Fiction Books for Tea Lovers

Fiction Books for Tea Lovers

In addition to being a tea nerd, I’ve always been a bit of a bookworm. There isn’t a lot of fiction books for tea lovers but I love when those two worlds intersect. These are some of my favorites that I’ve written about on the blog over the years.

The Tea Girl of Hummingbird Lane by Lisa See

This book follows the life a young girl named Li-Yan. She is a member of Akha ethnic minority living on Nannuo Mountain. There are nuggets that will make any puerh lover happy throughout the storyline. Everything from the tea market crash of 2007 and the modernization of Yunnan are occurrences in her life. Even our beloved World Tea Expo gets a mention along with familiar names like Dr. Selena Ahmed.

For All the Tea in China by Sarah Rose

I think we've all heard the story of Robert Fortune's agricultural espionage. Sarah Rose studied his journals and turned them into a engaging work of historical fiction. There is something for everyone here, even if they aren’t specifically interested in tea. Who doesn’t love a but of espionage and adventure?

Teatime for the Firefly by Shona Patel

In her debut novel Shona Patel tells the story of Layla Roy, a young girl living in Assam during India’s struggle for independence. While it isn’t directly related to tea, a good portion of the plot takes place on a fictional tea plantation. The details are very historically accurate, particularly the relationships between plantation staff and the work force.

The Teahouse Fire by Ellis Avery

tells the story of an orphaned American girl who is taken in by the daughter of an important tea master. The story is very compelling, especially if you have a passion for tea. How often do you see Rikyu discussed in a fictional novel? My one quam was that there are few adult scenes that seemed a bit out of place from the rest of the story. Nevertheless, it was a great read and I would definitely recommend if have an interest in tea and Japanese culture.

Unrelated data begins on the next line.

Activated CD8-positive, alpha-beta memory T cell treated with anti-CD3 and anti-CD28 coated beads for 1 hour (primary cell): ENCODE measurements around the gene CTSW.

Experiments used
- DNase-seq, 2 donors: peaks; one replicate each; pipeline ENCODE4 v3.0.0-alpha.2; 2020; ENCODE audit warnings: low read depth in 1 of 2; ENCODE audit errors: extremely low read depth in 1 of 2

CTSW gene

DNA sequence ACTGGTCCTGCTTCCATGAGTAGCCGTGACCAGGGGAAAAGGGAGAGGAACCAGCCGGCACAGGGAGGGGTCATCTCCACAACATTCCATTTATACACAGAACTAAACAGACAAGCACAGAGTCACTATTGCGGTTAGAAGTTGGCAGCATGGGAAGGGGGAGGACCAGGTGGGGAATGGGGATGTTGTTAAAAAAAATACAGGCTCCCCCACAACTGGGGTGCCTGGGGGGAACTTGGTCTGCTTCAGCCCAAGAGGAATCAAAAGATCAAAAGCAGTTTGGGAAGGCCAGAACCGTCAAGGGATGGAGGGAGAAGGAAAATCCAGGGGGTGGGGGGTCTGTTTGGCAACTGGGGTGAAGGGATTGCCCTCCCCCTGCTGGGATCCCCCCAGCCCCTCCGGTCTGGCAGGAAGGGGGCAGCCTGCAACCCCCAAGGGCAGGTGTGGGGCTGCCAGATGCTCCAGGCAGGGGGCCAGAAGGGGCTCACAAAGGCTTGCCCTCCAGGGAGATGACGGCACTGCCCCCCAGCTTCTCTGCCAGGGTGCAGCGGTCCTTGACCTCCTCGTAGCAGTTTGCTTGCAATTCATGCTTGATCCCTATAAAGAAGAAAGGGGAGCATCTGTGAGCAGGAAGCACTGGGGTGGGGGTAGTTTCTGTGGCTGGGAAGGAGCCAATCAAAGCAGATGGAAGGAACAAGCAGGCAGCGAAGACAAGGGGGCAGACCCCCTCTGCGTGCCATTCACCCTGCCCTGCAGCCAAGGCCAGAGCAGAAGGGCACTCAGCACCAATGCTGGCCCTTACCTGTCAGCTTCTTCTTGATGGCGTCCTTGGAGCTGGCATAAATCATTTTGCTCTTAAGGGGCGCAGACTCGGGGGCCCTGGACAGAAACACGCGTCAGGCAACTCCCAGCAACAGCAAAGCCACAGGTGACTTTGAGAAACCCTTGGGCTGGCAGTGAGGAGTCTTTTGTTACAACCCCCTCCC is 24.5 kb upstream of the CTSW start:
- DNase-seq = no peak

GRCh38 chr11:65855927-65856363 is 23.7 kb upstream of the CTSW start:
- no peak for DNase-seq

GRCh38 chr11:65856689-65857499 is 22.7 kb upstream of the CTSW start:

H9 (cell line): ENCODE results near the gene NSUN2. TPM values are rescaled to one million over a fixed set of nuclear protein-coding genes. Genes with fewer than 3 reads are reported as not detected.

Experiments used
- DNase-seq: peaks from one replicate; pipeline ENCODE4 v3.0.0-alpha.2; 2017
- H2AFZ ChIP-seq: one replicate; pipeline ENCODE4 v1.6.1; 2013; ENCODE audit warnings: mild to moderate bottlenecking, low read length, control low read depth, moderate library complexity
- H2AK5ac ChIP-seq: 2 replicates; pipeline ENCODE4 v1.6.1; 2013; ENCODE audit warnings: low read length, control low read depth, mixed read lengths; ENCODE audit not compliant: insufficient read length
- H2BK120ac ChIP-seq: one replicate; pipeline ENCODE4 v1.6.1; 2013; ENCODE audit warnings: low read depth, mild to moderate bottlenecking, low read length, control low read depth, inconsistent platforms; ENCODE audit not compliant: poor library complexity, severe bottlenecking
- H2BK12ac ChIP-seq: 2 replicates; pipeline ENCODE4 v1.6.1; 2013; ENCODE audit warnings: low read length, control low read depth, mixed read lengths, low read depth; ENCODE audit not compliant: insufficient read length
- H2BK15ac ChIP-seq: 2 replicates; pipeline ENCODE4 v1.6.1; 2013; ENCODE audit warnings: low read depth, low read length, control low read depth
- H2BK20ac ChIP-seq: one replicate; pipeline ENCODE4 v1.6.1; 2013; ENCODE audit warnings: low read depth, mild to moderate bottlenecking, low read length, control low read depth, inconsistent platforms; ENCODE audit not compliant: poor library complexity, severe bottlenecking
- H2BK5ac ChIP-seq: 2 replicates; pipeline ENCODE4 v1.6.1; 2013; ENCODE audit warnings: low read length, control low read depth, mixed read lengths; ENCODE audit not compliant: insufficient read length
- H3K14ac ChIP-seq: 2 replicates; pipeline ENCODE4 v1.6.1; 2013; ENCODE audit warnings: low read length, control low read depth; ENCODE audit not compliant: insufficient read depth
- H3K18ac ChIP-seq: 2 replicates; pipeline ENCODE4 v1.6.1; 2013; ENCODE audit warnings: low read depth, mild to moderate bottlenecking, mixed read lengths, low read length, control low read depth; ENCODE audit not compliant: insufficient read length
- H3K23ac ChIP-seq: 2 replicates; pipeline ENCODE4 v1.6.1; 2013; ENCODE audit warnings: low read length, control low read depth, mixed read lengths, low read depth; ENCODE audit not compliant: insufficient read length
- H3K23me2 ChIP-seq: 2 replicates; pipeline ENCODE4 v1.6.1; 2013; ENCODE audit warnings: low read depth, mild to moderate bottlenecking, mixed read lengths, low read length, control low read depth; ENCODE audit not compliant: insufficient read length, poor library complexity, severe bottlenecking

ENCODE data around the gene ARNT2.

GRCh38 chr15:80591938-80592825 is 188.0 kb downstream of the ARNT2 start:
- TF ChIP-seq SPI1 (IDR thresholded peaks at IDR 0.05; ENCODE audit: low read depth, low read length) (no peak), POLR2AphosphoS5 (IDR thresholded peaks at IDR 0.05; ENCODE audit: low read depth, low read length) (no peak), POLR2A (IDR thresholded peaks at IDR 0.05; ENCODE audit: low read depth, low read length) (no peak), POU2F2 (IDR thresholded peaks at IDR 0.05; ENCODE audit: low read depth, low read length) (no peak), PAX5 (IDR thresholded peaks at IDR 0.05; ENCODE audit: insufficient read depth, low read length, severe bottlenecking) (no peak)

Memory of Water by Emmi Itäranta

Memory of Water is a dystopian tale that focuses on a young girl who is studying to become a tea master. Elements are definitely drawn from Chanoyu but the author doesn’t make many specific cultural references. In this future world, water has become a precious resource that is carefully protected by tea masters. I found myself realizing that I take for granted the fact that I can fill up my kettle from the faucet without a second thought.

Steeped In Evil by Laura Childs

I'm not much of a murder mystery reader but when I was asked to review this tea infused novel, I just couldn’t resist. I am so glad that I did because it turned out to be a real page turner. The main character, Theodesia Browning, is a redheaded tea shop owner with a penchant for getting tangled up in murder investigations. I was worried that I might be a little lost having never read other books from this series but that was not an issue at all. The author’s style is wonderfully colorful and descriptive.

Ming Tea Murder by Laura Childs

In this volume Theodesia and the rest of the Indigo Tea Shop gang investigate a murder that involved an antique tea house. Just as with Steeped in Evil, I loved all of the tea references woven throughout the story.This is only the second book in this series that I’ve read but I feel a bit attached to the characters. I love Theodesia’s independent streak and Drayton’s good-natured haughtiness. There were so many twists and turns that I was left guessing right up until the very end.

This post was originally published in 2014 so I thought it was time for a much needed update. Are there any fiction books for tea lovers that I missed? Let me know about it in the comments below!

My name is Nicole and I love tea...a lot! I have been writing about my love of the leaf since 2008. My work has been featured on World Tea News, The Daily Tea, Tea Journey, and other publications. I am the winner of the 2018 World Tea Award for Best Tea Blog.